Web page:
Monday, April 20, 2015

The People Of Finland Have Nice Things. Why Can't We?

I went to Helsinki last week, and on the taxi ride home from the airport, the driver said, "Oh, Finland! They have a lot of Buddhas there. Right?" I didn't know what to say.

But this post isn't about those famous Finnish Buddhas. It's about some Nice Things of Finland, some things Finland has that make life nice and that make you wonder, "Why can't we have that at home?"

First, consider these city statues. All around North America there are statues celebrating war people. Statues of soldiers. Statues of guys on horses. Phallic shaped statues commemorating war activities.

By contrast, in Helsinki we have things like this novelist:

and this Laplandian moose:

Don't these statues immediately convey a culture of peace and arts and quiet reflection? Why can't we have statues of people sitting around thinking?

Next, consider gender representation in the arts. I went to the big Ateneum museum, and I saw a bunch of paintings by the Finnish artist Helene Schjerfbeck. Here is her "Self-portrait with Black Background":

There were also tons of women in the museum of contemporary art. This doesn't seem to be some kind of gender initiative or whatever. It's just that there's a pretty gender egalitarian society, and in it some women paint and make art, and their art get into the big galleries. How hard is that? Why can't we have that at home? At the Pompidou, to get art by women on the walls, they have to to put on a big special thing.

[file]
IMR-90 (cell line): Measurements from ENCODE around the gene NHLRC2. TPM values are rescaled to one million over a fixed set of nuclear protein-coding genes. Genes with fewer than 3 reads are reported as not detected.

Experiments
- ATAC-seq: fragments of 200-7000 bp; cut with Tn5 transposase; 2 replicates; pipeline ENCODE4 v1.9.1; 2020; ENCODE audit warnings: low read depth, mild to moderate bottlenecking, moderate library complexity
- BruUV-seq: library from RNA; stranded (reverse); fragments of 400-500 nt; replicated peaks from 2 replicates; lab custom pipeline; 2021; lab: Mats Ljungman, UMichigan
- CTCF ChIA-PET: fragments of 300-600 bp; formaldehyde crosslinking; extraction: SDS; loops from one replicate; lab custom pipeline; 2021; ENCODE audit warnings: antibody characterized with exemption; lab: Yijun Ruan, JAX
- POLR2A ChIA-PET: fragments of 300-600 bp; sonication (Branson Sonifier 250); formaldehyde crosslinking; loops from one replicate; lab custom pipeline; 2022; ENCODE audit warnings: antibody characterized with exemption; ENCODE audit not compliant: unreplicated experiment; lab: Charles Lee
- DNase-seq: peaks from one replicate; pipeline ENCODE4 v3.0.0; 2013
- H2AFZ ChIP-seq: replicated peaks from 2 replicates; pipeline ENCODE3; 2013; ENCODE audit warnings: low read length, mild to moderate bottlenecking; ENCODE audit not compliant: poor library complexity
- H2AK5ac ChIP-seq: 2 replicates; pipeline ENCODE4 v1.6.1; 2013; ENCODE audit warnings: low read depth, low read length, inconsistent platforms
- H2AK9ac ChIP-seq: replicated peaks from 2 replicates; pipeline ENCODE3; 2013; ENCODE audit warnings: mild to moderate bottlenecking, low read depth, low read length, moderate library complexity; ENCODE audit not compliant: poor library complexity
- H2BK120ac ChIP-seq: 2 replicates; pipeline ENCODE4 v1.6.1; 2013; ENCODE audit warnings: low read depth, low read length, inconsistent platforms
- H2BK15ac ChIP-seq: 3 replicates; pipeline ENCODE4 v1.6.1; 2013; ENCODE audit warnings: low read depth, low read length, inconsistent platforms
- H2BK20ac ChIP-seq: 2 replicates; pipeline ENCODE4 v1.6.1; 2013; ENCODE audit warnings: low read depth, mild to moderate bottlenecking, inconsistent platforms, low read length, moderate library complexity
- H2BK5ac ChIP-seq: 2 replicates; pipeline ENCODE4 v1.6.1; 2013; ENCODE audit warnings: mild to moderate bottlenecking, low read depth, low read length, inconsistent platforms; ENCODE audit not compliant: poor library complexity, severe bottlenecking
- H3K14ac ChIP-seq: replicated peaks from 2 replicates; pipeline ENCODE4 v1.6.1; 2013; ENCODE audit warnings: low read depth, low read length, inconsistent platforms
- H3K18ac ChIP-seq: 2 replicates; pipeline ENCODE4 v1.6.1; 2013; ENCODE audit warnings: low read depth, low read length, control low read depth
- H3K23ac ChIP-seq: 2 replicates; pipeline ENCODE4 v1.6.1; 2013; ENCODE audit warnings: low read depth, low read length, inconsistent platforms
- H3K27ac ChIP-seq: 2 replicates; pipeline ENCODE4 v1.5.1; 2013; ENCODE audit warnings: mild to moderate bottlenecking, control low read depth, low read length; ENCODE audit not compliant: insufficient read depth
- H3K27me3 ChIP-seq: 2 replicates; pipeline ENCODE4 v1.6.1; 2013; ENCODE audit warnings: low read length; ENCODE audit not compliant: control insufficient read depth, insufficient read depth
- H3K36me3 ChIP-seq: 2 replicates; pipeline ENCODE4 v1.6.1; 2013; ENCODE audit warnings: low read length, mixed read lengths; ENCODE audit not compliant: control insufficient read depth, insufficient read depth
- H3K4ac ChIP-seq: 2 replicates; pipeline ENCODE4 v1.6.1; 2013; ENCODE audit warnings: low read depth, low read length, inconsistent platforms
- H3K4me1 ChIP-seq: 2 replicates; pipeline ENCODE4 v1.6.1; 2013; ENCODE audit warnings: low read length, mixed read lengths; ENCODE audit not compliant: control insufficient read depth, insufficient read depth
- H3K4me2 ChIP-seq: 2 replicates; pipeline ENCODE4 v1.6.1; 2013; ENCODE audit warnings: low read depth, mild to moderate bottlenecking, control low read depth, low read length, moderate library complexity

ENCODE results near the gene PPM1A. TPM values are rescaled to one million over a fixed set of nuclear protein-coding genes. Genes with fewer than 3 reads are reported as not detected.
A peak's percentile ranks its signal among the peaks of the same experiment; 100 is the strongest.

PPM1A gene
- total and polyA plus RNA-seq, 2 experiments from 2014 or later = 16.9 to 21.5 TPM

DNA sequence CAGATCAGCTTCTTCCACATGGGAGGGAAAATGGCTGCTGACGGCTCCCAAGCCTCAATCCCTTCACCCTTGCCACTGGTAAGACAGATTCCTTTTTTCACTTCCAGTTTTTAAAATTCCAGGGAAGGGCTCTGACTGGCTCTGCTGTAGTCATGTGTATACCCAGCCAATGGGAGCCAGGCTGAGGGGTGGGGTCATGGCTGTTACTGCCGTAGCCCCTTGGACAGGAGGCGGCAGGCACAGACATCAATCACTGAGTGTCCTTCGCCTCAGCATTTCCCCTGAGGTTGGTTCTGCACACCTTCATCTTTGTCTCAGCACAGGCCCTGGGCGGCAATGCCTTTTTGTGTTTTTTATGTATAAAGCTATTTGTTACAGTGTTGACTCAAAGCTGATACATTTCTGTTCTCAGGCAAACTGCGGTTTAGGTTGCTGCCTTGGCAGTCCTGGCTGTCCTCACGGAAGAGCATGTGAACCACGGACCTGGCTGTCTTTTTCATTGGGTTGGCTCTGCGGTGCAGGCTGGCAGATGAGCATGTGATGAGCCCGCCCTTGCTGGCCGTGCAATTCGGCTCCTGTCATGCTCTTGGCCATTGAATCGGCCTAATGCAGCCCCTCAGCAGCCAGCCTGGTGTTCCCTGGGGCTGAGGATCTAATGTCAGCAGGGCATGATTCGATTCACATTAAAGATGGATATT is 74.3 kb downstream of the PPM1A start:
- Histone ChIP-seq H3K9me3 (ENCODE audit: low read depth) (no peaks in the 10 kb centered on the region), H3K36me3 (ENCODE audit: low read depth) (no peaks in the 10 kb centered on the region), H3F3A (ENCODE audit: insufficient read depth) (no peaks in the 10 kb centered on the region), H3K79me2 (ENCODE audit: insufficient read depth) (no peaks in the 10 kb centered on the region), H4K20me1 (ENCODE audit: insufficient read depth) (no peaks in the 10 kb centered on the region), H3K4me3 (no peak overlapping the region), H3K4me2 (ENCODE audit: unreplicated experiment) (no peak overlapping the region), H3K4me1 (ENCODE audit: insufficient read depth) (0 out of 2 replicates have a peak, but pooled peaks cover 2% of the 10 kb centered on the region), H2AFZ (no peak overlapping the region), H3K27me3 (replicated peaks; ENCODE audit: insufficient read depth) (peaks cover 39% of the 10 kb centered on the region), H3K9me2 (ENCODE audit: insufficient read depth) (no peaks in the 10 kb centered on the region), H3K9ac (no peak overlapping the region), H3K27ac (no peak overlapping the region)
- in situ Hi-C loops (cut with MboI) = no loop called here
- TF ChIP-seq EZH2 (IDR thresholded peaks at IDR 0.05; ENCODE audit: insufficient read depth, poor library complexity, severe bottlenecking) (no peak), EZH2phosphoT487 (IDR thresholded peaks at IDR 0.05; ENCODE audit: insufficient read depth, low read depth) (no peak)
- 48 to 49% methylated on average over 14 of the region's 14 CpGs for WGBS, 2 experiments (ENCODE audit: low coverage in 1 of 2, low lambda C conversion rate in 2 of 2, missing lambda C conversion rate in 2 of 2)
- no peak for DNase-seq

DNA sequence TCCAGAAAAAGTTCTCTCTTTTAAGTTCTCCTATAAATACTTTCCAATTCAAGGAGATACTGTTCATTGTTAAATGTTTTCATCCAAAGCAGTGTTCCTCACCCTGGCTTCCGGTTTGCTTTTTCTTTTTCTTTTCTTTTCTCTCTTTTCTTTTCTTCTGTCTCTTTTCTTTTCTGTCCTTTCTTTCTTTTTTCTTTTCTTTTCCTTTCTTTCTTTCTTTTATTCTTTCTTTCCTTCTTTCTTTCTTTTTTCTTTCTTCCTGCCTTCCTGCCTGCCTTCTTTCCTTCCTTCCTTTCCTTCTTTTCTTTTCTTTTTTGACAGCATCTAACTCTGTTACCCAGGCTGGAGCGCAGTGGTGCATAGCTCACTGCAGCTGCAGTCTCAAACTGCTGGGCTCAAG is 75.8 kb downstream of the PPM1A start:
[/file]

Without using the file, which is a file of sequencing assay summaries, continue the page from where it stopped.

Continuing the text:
Finally, how do the people of Finland just have things organized and comfortable where we cannot? The food is fresh and good. Everything is clearly labeled with respect to allergies, gluten, and lactose. When it's time to pay you say "I had the pea soup and pancake" and they say "That's 8 euros" and you pay and it takes two seconds.

The most striking example of this for me was at the Helsinki Philharmonic. The concert was excellent and fun along several dimensions, but what took my by surprise was how well set-up it was for the things you need at a concert. Knowing that in a cold climate everyone will arrive with large coats, there are armies of coat checkers at 40 stations, ready and waiting. Check it out:

Also, knowing people will be wanting to drink and snack before the concert and at intermission -- especially since the snacks are fresh and delicious! -- there are rows and rows of tables set up. This is just a small sample:

I don't know what it's like where you live, but the concert halls I go to fail these basic items in a pretty dramatic way. The food is packaged crap. At the opera house here in Toronto, there is almost no place to sit or set your drink down. This is especially ridiculous given the number of older attendees. It leads to the sad sad spectacle of dozens of people crowding around a few teeny tables leaning on canes as they try to eat ice cream, and seventy-year-olds sitting on the staircase looking uncomfortable.

Why can't we have comfortable tables and lovely snacks at home? Is that too much to ask?

When I'm in North America too long, I start to think, "Oh yeah, we can't have X, because X is so difficult." And then I go away and I'm like, "Wait. They have X here. And they make it look so easy. Our warlike, unequal, sexist, crappified qualities aren't some kind of default setting for modern life. They're actually a sign of real pathologies.

1 comment:

Janet Vickers said...

Thank you for pointing out what we could have if we fought for a civil society instead of a corporate owned oil field where people are considered a nuisance.